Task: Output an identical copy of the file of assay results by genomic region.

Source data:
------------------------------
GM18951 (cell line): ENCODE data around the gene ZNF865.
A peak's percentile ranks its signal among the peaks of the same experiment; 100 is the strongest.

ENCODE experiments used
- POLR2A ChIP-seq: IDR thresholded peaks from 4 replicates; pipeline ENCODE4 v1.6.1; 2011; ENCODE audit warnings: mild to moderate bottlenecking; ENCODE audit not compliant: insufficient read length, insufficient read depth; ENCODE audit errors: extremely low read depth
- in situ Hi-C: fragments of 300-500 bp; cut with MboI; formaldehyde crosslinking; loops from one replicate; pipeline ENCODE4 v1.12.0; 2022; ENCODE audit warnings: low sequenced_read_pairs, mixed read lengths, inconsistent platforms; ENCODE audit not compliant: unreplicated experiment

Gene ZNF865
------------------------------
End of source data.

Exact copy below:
GM18951 (cell line): ENCODE data around the gene ZNF865.
A peak's percentile ranks its signal among the peaks of the same experiment; 100 is the strongest.

ENCODE experiments used
- POLR2A ChIP-seq: IDR thresholded peaks from 4 replicates; pipeline ENCODE4 v1.6.1; 2011; ENCODE audit warnings: mild to moderate bottlenecking; ENCODE audit not compliant: insufficient read length, insufficient read depth; ENCODE audit errors: extremely low read depth
- in situ Hi-C: fragments of 300-500 bp; cut with MboI; formaldehyde crosslinking; loops from one replicate; pipeline ENCODE4 v1.12.0; 2022; ENCODE audit warnings: low sequenced_read_pairs, mixed read lengths, inconsistent platforms; ENCODE audit not compliant: unreplicated experiment

Gene ZNF865